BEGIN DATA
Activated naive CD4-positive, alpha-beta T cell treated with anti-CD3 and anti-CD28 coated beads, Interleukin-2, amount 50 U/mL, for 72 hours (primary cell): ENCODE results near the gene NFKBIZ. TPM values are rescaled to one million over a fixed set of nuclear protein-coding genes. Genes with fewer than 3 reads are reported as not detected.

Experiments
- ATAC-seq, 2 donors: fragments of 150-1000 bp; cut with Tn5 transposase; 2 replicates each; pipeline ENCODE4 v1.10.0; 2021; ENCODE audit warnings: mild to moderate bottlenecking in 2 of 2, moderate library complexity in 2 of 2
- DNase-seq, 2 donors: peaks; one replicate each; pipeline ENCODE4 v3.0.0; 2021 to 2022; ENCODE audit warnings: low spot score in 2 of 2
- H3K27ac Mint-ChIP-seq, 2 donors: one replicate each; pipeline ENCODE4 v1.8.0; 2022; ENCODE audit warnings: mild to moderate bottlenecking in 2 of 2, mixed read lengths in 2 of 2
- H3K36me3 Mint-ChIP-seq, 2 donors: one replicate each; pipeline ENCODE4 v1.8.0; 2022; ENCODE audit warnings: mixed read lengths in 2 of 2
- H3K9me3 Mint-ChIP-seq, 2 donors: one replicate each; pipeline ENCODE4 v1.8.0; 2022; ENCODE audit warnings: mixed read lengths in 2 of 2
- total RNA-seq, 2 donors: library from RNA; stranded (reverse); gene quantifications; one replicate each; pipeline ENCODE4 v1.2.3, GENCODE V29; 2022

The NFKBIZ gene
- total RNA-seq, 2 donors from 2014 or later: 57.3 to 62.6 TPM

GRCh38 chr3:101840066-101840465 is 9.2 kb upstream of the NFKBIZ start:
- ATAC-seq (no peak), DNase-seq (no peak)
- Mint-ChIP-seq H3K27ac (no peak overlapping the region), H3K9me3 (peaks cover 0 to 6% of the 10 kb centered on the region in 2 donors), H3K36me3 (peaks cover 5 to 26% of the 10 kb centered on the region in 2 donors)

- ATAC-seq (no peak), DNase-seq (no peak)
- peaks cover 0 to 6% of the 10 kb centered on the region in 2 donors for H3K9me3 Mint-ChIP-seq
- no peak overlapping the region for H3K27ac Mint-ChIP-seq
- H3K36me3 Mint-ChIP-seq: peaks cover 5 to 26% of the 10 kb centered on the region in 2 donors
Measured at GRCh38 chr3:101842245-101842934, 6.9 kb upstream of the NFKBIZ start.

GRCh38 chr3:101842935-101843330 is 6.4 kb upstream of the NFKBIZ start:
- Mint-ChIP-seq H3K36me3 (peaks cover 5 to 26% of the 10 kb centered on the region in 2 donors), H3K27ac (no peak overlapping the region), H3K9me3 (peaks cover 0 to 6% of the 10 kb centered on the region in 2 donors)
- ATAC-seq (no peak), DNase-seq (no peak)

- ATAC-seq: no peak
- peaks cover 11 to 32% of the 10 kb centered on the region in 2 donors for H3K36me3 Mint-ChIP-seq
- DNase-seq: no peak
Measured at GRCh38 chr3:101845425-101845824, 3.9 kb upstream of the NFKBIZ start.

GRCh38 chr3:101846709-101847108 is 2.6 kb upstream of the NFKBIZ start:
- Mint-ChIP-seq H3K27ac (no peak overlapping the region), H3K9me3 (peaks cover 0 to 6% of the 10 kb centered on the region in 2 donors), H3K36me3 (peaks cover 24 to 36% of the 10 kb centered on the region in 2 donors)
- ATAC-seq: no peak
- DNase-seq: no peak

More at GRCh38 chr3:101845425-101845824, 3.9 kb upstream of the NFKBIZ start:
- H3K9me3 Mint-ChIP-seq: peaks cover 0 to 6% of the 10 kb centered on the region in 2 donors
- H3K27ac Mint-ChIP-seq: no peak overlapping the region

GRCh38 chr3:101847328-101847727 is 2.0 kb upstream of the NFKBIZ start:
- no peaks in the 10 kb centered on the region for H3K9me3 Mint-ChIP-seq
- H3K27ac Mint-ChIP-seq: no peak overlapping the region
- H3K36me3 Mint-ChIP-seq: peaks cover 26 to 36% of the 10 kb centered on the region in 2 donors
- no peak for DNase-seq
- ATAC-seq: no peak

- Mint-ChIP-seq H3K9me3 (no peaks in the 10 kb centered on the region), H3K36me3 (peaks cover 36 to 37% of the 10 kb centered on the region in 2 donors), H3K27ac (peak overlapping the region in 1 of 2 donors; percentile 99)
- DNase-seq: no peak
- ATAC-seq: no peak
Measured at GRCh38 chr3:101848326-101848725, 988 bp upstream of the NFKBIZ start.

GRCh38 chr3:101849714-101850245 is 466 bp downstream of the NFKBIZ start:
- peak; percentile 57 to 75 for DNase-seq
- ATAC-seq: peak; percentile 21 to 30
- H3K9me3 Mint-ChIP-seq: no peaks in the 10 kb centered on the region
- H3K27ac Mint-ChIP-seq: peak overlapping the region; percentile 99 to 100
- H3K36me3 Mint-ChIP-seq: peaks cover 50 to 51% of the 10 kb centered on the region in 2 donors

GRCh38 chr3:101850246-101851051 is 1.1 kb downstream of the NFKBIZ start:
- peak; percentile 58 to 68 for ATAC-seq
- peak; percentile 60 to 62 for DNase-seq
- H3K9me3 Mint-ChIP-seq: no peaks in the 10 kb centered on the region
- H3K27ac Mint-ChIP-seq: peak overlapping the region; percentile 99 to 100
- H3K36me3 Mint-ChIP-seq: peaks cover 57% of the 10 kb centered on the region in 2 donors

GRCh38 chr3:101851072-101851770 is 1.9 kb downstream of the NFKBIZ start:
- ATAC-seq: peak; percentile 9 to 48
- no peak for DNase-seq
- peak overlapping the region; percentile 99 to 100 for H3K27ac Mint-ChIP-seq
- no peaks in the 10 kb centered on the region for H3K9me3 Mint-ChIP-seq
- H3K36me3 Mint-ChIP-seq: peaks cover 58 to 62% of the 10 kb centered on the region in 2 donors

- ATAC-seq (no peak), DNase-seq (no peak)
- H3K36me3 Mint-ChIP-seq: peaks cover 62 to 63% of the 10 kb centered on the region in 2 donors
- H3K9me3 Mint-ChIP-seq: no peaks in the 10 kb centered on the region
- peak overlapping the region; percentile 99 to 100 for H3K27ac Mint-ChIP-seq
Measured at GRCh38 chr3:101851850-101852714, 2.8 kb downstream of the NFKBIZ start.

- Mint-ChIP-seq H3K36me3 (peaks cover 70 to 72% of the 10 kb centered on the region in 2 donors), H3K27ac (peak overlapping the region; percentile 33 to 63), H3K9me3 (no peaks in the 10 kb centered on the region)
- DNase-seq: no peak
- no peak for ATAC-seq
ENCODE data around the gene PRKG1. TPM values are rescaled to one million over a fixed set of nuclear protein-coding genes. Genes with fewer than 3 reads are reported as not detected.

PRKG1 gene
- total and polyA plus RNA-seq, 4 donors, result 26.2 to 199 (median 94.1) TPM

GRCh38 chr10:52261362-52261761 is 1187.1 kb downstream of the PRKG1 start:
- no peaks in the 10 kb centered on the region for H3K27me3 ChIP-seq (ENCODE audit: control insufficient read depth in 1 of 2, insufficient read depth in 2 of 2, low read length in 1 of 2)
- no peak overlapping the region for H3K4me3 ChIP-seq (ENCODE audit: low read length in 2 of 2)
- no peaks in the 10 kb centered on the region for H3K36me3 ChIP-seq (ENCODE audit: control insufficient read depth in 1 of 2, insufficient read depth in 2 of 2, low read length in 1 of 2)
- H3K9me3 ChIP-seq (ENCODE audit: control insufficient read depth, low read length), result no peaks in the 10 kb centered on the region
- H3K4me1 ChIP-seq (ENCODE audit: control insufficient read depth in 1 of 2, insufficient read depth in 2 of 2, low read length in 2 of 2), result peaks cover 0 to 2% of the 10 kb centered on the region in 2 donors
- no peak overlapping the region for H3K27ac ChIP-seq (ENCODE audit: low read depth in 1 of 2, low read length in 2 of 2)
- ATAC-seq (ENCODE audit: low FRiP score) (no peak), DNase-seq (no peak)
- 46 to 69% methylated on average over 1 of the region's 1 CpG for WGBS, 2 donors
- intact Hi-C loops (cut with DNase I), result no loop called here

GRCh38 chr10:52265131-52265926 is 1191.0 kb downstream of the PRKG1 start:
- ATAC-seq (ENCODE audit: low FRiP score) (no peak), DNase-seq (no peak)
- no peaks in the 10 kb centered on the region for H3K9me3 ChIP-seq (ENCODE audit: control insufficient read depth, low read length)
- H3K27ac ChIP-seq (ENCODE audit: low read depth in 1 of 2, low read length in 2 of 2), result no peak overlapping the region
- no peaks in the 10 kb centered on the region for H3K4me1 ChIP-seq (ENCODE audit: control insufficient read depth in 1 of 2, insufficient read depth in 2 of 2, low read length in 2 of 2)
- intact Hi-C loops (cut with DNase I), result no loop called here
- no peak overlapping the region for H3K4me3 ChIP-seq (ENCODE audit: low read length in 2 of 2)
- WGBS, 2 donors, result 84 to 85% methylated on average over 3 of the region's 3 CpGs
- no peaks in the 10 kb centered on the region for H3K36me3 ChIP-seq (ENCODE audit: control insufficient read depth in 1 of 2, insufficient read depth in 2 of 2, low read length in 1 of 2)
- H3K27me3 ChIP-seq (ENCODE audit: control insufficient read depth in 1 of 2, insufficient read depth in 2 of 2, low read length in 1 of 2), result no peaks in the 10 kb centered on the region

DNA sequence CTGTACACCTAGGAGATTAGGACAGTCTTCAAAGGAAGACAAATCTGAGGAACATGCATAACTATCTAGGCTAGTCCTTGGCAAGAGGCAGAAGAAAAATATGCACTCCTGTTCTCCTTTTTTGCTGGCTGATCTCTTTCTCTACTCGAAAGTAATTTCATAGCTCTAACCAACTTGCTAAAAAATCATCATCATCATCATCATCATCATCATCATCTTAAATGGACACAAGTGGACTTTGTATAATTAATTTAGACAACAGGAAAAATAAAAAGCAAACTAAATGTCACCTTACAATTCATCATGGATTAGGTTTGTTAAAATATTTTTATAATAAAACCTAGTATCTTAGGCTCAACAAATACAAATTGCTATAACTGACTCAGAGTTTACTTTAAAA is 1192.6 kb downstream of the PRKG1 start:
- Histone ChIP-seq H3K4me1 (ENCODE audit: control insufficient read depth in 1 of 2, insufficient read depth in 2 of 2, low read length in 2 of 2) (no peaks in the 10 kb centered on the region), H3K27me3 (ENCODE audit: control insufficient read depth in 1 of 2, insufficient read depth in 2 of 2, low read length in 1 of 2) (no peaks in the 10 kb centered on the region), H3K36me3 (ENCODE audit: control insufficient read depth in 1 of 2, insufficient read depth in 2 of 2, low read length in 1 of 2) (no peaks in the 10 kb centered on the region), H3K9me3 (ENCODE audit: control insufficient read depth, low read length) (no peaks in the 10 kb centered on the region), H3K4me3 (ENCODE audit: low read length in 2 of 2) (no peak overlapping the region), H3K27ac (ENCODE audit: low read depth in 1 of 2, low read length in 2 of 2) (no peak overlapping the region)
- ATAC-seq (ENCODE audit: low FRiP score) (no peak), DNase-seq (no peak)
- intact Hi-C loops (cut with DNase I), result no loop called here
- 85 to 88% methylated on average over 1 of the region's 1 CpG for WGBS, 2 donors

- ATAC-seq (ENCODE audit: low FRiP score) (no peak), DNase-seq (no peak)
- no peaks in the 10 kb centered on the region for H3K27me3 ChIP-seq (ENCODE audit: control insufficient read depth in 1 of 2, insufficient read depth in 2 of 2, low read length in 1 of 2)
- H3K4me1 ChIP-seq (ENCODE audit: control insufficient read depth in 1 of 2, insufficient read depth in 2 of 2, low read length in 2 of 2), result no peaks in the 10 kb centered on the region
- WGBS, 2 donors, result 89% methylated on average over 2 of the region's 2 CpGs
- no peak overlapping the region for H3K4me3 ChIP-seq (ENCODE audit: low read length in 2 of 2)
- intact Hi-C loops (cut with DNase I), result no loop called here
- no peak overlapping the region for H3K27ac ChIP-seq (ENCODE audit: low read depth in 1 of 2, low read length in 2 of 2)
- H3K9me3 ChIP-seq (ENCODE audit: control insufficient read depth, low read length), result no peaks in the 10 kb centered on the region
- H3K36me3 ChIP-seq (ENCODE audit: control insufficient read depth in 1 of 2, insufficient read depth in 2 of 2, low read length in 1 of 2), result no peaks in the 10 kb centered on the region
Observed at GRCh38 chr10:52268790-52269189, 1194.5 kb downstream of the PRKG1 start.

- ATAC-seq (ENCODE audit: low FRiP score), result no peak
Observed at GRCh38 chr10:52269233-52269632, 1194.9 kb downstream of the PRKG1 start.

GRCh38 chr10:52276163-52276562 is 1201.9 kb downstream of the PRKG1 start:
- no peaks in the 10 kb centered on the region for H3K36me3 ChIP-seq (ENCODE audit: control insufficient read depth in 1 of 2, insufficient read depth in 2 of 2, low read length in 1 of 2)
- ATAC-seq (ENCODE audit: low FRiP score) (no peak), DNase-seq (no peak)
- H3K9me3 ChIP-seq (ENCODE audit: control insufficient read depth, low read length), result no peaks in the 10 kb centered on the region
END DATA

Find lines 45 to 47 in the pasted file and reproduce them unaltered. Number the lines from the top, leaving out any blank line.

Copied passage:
- ATAC-seq: peak; percentile 21 to 30
- H3K9me3 Mint-ChIP-seq: no peaks in the 10 kb centered on the region
- H3K27ac Mint-ChIP-seq: peak overlapping the region; percentile 99 to 100